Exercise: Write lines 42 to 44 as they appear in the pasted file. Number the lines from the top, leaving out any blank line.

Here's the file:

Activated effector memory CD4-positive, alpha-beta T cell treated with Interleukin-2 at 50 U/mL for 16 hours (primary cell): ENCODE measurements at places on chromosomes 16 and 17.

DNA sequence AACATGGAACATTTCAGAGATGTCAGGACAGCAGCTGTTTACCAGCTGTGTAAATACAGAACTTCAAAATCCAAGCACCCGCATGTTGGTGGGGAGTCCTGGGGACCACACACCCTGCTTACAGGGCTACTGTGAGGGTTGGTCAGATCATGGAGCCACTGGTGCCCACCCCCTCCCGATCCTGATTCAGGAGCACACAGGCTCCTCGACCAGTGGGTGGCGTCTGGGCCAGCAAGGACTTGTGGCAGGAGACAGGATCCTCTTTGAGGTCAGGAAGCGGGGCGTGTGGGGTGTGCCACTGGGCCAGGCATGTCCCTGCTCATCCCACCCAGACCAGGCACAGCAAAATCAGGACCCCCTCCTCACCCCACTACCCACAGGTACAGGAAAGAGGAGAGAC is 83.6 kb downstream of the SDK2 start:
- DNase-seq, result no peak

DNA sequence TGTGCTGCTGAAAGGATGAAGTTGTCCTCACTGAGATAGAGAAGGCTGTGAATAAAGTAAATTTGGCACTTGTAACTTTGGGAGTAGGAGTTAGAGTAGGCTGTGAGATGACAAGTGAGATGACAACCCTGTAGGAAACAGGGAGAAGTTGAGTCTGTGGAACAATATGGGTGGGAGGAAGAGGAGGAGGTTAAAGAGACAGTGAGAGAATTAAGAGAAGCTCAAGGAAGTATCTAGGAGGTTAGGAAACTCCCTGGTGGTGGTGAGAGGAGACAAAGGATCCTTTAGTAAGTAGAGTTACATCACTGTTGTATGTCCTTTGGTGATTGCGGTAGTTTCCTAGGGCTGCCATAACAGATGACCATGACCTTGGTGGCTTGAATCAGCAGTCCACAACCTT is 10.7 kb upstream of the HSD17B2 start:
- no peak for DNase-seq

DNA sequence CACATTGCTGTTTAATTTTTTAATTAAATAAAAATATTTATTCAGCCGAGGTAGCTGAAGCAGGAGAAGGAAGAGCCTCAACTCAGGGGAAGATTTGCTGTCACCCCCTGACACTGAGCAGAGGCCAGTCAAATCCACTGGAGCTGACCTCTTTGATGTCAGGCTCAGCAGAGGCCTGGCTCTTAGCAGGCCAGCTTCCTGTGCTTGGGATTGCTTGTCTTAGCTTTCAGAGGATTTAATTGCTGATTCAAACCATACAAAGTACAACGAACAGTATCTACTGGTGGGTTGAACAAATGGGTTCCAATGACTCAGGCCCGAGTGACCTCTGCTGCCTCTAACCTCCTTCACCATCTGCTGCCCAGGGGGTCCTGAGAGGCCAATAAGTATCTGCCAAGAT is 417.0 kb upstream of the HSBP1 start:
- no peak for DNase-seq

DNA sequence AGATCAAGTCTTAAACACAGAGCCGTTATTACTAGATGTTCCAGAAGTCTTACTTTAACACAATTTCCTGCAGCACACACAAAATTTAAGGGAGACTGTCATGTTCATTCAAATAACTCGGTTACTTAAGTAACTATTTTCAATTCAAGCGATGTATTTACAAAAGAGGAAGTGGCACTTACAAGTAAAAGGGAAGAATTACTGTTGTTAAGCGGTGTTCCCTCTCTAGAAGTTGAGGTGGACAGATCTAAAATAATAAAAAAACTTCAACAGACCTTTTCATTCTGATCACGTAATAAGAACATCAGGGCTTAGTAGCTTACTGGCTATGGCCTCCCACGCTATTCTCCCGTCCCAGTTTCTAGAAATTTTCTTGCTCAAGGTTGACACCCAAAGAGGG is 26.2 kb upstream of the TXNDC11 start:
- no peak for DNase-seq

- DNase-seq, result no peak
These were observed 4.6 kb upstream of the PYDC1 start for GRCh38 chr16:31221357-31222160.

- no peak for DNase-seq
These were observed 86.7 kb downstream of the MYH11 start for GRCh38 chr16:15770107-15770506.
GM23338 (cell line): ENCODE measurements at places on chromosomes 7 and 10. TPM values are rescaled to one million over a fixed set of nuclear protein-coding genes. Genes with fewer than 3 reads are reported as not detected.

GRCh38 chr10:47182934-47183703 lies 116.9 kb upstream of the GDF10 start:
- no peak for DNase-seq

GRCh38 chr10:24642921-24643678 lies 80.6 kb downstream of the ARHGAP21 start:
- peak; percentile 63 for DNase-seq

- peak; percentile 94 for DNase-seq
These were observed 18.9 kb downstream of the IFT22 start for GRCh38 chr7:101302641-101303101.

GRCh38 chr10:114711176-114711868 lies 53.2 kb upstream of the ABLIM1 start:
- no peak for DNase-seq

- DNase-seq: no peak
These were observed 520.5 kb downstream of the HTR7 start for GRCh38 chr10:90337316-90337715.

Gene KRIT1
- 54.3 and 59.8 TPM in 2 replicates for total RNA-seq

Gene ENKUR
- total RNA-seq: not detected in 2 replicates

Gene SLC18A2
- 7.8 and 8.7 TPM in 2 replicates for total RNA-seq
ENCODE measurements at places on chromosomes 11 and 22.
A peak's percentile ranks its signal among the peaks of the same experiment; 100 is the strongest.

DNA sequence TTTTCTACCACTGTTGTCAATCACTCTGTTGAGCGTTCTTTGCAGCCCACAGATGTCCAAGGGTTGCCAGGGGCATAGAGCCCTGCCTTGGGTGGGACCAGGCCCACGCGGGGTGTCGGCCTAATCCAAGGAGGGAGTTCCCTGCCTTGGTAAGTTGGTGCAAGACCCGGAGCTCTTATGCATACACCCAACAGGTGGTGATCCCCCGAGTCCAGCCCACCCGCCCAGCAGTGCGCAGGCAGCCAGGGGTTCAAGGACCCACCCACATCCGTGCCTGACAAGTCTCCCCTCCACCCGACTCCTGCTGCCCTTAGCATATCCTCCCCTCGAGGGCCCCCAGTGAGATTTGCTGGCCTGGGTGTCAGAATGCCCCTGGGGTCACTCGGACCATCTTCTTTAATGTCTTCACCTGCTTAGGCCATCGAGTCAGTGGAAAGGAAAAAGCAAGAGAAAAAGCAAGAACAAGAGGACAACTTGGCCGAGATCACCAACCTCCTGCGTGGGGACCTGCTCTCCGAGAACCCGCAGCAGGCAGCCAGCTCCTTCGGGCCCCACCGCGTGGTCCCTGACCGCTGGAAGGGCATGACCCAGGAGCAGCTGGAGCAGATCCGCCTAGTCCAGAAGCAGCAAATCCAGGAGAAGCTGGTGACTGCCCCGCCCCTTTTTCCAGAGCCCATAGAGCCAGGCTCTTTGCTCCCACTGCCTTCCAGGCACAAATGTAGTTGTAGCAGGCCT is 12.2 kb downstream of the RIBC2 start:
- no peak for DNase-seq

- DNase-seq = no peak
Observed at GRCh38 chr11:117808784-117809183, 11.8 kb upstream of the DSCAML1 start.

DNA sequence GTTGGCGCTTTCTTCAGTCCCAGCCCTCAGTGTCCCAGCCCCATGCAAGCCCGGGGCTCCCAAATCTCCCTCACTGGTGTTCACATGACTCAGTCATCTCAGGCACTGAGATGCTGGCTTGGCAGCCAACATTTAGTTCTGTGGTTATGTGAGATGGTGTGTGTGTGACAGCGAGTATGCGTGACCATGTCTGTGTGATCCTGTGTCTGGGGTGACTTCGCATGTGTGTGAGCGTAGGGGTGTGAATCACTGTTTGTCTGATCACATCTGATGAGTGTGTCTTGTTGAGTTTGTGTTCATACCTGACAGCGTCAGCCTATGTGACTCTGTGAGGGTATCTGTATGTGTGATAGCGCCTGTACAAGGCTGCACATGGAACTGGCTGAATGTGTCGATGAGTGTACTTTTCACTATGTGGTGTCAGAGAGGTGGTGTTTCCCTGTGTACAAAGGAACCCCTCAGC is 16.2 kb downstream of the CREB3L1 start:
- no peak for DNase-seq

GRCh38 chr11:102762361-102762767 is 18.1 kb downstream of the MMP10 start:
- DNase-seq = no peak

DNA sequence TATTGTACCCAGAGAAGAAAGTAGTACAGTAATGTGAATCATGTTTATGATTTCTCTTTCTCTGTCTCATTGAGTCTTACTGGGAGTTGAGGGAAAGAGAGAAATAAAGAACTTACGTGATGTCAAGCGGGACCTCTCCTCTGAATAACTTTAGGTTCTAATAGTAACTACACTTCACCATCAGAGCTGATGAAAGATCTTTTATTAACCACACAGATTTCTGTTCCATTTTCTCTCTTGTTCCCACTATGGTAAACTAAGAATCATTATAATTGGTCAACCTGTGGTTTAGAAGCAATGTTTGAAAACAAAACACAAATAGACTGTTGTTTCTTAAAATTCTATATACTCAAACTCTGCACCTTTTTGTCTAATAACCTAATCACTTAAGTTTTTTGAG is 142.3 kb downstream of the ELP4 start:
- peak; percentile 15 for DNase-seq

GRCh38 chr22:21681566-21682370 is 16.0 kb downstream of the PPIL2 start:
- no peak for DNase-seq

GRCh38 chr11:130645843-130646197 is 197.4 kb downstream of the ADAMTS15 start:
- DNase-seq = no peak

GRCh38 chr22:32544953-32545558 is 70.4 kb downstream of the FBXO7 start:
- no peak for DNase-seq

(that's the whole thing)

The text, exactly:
- peak; percentile 15 for DNase-seq

GRCh38 chr22:21681566-21682370 is 16.0 kb downstream of the PPIL2 start:
- no peak for DNase-seq